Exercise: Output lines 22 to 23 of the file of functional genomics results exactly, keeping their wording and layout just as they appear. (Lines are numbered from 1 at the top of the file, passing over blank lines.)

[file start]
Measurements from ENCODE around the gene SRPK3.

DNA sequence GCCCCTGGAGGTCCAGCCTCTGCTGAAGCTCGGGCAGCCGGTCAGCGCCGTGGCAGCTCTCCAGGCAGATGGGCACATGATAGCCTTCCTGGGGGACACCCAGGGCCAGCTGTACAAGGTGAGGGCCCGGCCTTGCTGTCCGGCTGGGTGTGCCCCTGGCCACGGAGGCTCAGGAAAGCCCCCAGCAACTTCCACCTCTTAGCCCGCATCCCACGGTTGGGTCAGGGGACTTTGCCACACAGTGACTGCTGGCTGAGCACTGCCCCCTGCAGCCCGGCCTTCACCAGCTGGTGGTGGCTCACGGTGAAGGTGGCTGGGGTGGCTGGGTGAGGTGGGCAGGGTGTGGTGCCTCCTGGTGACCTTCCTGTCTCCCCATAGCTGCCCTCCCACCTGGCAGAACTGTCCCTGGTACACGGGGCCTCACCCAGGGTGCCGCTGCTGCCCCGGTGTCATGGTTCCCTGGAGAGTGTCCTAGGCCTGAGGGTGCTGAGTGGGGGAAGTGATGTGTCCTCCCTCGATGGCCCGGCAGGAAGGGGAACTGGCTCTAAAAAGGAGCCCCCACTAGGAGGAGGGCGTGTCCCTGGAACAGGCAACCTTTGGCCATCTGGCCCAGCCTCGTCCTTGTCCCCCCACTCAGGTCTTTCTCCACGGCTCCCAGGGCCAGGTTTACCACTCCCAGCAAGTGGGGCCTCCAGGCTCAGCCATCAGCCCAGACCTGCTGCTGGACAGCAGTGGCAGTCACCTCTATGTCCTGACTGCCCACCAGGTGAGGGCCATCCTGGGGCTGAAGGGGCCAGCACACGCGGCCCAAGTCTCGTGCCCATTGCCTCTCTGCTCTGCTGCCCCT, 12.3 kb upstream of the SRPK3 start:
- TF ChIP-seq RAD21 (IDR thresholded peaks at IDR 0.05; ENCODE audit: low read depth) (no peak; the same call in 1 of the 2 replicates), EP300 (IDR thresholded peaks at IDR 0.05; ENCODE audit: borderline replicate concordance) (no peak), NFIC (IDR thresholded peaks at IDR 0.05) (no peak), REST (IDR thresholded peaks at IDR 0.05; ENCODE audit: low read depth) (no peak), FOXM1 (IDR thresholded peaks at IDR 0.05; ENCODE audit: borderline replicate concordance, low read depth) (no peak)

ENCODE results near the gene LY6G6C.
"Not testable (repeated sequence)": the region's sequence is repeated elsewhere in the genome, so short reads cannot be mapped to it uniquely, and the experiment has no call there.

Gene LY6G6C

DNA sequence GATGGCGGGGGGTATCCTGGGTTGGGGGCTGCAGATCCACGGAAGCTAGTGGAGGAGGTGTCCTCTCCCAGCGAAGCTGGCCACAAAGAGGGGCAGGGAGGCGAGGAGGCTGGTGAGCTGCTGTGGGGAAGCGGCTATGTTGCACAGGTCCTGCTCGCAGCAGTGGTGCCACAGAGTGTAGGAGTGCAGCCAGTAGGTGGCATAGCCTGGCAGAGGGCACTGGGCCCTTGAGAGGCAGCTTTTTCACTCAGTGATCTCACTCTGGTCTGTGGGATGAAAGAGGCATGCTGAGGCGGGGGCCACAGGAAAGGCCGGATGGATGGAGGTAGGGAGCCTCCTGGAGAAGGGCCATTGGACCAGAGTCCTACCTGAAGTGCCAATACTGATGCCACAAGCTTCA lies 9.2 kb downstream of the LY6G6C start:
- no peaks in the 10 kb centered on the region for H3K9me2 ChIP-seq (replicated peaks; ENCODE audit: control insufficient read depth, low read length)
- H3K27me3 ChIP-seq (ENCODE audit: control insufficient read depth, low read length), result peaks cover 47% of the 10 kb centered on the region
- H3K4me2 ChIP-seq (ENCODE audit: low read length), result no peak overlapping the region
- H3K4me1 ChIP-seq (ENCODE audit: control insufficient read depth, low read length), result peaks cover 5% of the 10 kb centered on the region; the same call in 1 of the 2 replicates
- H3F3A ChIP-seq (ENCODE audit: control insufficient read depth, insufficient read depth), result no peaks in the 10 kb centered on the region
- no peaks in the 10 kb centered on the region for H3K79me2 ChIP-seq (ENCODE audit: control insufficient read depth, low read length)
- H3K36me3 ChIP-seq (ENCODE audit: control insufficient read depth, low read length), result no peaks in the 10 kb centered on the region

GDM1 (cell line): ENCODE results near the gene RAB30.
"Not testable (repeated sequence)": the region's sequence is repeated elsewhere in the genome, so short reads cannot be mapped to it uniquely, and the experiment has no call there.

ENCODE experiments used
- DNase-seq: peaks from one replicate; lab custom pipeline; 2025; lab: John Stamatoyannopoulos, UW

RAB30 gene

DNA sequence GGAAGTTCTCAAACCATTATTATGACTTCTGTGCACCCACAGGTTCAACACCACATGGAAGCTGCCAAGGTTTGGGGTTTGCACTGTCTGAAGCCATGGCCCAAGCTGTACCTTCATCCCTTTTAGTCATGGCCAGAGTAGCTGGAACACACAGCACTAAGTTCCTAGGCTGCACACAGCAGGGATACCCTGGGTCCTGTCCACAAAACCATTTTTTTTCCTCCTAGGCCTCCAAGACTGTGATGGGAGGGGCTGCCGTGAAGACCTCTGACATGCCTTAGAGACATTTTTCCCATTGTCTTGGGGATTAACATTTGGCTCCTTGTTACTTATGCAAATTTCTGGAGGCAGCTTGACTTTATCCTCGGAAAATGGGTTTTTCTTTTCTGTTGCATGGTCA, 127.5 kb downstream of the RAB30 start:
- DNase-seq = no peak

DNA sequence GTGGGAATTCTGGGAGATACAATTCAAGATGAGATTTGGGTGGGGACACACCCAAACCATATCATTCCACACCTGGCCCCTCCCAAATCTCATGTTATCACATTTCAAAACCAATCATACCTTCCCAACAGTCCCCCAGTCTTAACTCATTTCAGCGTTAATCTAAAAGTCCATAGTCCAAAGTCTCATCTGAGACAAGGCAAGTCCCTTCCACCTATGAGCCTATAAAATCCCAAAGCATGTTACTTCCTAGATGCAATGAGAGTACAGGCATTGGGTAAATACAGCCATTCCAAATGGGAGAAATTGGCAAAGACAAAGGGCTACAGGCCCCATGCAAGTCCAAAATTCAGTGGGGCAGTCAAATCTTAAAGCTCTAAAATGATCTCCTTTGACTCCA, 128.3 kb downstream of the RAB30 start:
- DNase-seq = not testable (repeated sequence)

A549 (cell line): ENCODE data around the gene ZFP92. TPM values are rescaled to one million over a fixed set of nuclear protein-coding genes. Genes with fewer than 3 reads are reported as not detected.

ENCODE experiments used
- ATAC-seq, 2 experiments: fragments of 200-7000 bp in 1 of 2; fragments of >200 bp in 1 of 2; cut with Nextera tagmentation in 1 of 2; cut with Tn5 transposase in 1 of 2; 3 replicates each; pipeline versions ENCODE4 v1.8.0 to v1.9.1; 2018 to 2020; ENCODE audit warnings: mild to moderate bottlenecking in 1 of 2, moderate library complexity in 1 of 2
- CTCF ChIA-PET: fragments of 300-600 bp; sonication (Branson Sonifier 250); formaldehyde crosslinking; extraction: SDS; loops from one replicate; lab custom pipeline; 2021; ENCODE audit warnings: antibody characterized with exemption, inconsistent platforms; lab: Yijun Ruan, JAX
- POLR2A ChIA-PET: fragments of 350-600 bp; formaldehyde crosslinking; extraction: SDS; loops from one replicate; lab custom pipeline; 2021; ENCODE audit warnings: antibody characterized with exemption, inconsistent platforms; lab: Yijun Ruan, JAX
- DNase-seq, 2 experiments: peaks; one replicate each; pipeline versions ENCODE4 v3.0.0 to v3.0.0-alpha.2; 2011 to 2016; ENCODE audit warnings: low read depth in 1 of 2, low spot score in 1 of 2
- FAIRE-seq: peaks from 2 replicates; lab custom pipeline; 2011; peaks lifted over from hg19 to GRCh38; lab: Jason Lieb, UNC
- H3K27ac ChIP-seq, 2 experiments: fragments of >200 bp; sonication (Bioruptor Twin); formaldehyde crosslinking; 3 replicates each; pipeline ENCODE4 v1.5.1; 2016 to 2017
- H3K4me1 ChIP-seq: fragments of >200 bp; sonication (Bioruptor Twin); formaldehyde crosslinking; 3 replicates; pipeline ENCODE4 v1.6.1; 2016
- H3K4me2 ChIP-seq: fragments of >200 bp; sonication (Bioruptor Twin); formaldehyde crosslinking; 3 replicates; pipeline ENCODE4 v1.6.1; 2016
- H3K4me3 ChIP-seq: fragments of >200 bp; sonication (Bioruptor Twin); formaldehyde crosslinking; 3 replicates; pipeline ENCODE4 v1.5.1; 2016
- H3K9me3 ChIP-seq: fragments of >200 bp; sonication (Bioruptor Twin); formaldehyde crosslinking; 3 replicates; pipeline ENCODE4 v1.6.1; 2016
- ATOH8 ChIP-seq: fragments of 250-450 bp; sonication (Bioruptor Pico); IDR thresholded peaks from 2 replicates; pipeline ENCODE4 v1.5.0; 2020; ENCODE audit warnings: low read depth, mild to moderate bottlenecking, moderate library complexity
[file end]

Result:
DNA sequence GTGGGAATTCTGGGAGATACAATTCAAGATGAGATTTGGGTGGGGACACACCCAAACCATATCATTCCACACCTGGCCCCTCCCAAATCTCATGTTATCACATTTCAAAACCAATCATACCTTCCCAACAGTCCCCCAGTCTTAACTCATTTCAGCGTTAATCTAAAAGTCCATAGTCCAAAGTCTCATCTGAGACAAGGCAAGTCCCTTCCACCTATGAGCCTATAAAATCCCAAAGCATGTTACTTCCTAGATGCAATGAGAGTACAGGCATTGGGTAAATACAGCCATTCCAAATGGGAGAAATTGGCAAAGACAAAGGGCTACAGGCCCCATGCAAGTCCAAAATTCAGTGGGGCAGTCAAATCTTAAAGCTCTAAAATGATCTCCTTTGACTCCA, 128.3 kb downstream of the RAB30 start:
- DNase-seq = not testable (repeated sequence)